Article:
For my script, it looked like the screen capture below.

 

 

 

I deleted the application after running the script so these credentials aren’t valid anymore.

Shown below is the sample script for querying the Microsoft Graph to capture identity risk events.

$ClientID       = "Application ID value from the Registered App properties page "       # Should be a ~36 hex character string; insert your info here
$ClientSecret   = "Password value from the Keys page" # Should be a ~44 character string; insert your info here
$tenantdomain   = "Tenant name"   # For example, contoso.onmicrosoft.com

$loginURL       = "https://login.microsoft.com"
$resource       = "https://graph.microsoft.com"
$body      = @{grant_type="client_credentials";resource=$resource;client_id=$ClientID;client_secret=$ClientSecret}
$oauth     = Invoke-RestMethod -Method Post -Uri $loginURL/$tenantdomain/oauth2/token?api-version=1.0 -Body $body
Write-Output $oauth
if ($oauth.access_token -ne $null) {
   $headerParams = @{'Authorization'="$($oauth.token_type) $($oauth.access_token)"}
   $url = "https://graph.microsoft.com/beta/identityRiskEvents"
   Write-Output $url
   $myReport = (Invoke-WebRequest -UseBasicParsing -Headers $headerParams -Uri $url)
   foreach ($event in ($myReport.Content | ConvertFrom-Json).value) {
       Write-Output $event
   }
} else {
   Write-Host "ERROR: No Access Token"
}

 

Once you fill in the appropriate values for your environment, you can run the script in PowerShell and it will find any identity risk events associated with your tenant.

What Information Does It Provide?

In my tenant, it found one identity risk event, as shown below:



What this tells me is that on February 26, 2018 there was an AnonymousIPRiskEvent that took place using Allan DeYoung’s user account.

It looks like someone logged in with his credentials using a TOR browser, and it was classified as a medium risk event.

Additionally, I am able to see the location where this event took place and the IP address associated with it.

From there, I am able to start tracking down what happened and see if it poses any risk to my network or Allan’s account.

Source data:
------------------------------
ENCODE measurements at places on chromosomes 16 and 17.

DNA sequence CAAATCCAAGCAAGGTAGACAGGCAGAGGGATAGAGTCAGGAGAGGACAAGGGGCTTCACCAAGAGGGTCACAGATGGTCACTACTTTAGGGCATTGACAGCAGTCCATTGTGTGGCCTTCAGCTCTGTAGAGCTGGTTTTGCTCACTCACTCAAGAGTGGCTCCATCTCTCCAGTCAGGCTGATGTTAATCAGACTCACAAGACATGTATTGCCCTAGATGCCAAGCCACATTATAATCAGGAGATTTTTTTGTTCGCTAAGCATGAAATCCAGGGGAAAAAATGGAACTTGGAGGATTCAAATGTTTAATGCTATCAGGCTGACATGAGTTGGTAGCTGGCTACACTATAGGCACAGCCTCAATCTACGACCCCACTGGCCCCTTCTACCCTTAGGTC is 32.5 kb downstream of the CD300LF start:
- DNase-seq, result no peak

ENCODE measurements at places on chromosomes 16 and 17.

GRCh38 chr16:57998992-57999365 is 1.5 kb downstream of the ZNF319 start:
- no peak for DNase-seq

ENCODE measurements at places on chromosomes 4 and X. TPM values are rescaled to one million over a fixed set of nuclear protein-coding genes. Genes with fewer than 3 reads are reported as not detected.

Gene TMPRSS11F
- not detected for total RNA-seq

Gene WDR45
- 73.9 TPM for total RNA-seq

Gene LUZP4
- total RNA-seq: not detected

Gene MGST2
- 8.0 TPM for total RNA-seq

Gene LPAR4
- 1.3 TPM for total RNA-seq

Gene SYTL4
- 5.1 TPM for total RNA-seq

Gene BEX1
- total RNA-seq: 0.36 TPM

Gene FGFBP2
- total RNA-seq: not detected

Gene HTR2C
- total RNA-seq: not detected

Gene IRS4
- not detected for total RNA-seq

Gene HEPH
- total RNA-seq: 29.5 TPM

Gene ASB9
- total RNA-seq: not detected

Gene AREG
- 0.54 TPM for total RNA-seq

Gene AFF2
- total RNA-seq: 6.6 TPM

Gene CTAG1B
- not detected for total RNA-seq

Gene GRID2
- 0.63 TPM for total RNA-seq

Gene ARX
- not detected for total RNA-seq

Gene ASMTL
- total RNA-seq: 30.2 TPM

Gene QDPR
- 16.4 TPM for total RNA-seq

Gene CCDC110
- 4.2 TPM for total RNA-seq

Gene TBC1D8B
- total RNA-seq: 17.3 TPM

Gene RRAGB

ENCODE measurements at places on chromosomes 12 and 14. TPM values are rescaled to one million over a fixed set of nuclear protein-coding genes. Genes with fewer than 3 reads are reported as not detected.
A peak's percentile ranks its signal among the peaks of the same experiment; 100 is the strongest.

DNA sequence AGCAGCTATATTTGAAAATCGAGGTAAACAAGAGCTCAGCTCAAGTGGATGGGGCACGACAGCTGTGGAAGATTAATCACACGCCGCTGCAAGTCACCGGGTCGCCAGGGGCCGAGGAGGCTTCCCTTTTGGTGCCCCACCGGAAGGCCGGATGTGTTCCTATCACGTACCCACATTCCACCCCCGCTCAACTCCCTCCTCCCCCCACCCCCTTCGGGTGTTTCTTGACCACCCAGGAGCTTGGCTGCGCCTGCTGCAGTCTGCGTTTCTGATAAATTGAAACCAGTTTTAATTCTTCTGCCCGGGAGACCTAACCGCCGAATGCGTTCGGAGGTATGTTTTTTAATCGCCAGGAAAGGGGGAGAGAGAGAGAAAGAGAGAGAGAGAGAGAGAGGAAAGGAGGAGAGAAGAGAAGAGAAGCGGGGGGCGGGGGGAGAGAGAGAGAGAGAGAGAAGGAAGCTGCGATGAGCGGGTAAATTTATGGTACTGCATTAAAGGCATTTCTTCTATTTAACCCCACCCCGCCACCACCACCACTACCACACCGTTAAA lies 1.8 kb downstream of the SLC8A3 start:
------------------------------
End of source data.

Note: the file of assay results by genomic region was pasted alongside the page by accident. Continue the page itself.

What other types of events would we be able to identify? Microsoft Graph contains identify events such as:

  • Impossible travel to atypical locations (Did you log in from New York and then 5 minutes later try to log in from an IP address in Indonesia?)
  • Sign-in events from unfamiliar locations (Is the location you are signing in from outside of your typical login patterns?)
  • Sign-ins from an infected device (Is the device where the login was attempted communicating with a botnet server?)
  • Sign-ins from IP addresses with suspicious activity (Maybe an IP address where a number of login attempts are taking place for lots of different accounts, which could indicate a brute force password attack)

We can categorize the risk events because the Microsoft Graph maintains information related to billions of login events each month. That means we can detect anomalies and determine whether they are just a user who forgot their password three times, or some sort of automated attack against that user’s account.

This is a very simple example, but you could configure something like this to run periodically and dump the events to a SIEM, allowing you to collect all your security related events in a single place and have them reviewed by your security team.

There are LOTS of other event types you can query on using the Microsoft Graph API (and the other application-specific API’s). I encourage anyone who manages the security for a network to take advantage of these API’s and create automated scripts that can capture risk events on your network.

Have fun with Microsoft Graph!